Trip Start Oct 29, 2011
48Trip End Jun 01, 2012
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Cotopaxi has an almost symmetrical cone that rises from a highland plain of about 3,800 metres, with a width at its base of about 23 kilometres It has one of the few equatorial glaciers in the world, which starts at the height of 5000m.
According to statistics from Ecuador, the success rate of summit attempts on Cotopaxi is about 70% for those with ice experience prior to their summit attempt and only 30-50% for those without (I was in the 30-50%)
So finally the big day had arrived
In order to do the climb there would be eight guides and each guide would be with two of us (some on their own). I was really concerned about being roped up to another member of the group because I was suddenly responsible for their success as well. I knew the guides had said that if one of you did have to go down then they would rope the other one up to someone else. But what if there was no-one else nearby? Usually when I do such stupid things it’s only me against the road or mountain but with this there was someone else to consider
We had a 2 ½ hour coach trip down south from Quito to the Cotapaxi National Park. When we arrived it wasn’t looking good. The cloud had really come down and we learnt that the night before that another group had not all made it because of the weather. We sat on the coach having lunch desperately looking skywards looking for some kind of sign it might clear. The coach then drove up the track to 4600m where we were dropped off with all of our kit.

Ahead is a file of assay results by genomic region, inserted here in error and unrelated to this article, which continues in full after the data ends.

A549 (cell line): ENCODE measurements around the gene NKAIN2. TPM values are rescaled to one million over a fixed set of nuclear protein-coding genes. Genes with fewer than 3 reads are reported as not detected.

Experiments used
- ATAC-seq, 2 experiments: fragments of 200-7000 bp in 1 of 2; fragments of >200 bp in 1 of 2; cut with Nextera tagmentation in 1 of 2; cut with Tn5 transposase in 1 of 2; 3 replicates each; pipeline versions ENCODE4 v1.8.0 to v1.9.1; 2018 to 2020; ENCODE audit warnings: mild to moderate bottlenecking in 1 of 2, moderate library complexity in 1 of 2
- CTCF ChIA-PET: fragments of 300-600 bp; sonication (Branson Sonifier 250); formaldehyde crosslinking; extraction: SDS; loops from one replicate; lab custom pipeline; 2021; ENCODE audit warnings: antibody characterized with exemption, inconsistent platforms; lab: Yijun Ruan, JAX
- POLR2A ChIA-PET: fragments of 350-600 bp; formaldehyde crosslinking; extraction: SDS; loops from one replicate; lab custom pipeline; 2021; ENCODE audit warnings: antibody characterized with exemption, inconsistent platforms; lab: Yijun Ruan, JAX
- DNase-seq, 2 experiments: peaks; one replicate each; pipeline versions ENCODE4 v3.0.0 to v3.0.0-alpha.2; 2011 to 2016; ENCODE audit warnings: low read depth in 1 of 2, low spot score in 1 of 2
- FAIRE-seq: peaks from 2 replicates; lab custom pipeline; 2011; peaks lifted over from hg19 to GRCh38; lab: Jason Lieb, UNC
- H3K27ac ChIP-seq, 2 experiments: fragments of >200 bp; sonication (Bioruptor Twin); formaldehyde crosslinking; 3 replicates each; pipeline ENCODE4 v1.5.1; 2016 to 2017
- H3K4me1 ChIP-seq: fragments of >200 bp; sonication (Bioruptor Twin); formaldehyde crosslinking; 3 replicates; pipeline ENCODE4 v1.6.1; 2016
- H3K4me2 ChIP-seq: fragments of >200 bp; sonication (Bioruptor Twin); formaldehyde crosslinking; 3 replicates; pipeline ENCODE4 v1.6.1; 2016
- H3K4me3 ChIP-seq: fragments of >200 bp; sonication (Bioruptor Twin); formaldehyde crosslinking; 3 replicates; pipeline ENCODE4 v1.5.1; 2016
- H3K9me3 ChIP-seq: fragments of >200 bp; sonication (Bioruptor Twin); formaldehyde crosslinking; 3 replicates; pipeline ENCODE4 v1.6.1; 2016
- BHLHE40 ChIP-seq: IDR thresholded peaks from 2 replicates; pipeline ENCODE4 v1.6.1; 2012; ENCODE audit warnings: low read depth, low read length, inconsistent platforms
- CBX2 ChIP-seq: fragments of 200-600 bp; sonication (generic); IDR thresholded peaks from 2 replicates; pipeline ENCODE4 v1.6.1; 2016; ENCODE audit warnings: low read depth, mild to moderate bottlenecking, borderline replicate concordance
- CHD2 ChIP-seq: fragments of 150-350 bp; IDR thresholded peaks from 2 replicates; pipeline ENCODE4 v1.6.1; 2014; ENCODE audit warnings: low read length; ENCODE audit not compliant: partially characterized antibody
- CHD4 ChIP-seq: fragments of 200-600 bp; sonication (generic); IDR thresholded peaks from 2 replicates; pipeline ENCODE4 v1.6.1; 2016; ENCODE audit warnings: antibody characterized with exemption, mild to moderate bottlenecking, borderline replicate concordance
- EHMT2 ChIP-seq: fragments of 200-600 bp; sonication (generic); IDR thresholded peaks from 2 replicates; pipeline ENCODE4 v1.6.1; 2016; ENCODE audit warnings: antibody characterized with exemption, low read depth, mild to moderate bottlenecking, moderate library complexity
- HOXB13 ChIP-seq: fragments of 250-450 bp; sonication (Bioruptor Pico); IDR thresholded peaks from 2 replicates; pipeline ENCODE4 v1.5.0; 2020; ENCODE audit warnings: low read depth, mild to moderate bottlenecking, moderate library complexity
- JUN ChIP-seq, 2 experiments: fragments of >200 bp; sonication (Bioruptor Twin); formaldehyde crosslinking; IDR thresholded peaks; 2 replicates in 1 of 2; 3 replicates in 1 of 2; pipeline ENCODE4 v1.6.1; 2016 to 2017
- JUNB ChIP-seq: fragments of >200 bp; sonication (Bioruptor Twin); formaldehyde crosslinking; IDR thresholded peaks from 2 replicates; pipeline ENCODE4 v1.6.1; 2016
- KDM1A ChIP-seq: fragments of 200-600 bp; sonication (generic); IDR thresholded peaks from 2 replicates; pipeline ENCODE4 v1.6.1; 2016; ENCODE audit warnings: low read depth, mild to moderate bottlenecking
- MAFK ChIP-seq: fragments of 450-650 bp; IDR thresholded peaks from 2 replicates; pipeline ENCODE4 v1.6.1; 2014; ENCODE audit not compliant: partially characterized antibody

We were going to be spending the night (well until midnight) at the Jose Ribas Refuge which is situated 4810m up the volcano.
It was only going to be 200m walk up to the refuge but we had to carry all of our kit – sleeping bags, clothing, mountaineering boots, crampons, ice axes, harnesses and helmets. It was like watching a group of kids on Duke of Edinbugh, with all manner of items hanging off the back of their rucksacks
Usually the first hour or so of the walk is on scree until you get up to the glacier and then it’s time to put on the crampons. However, due to the heavy snowfall in the previous 24 hours we had to put on the crampons before we got to the glacier.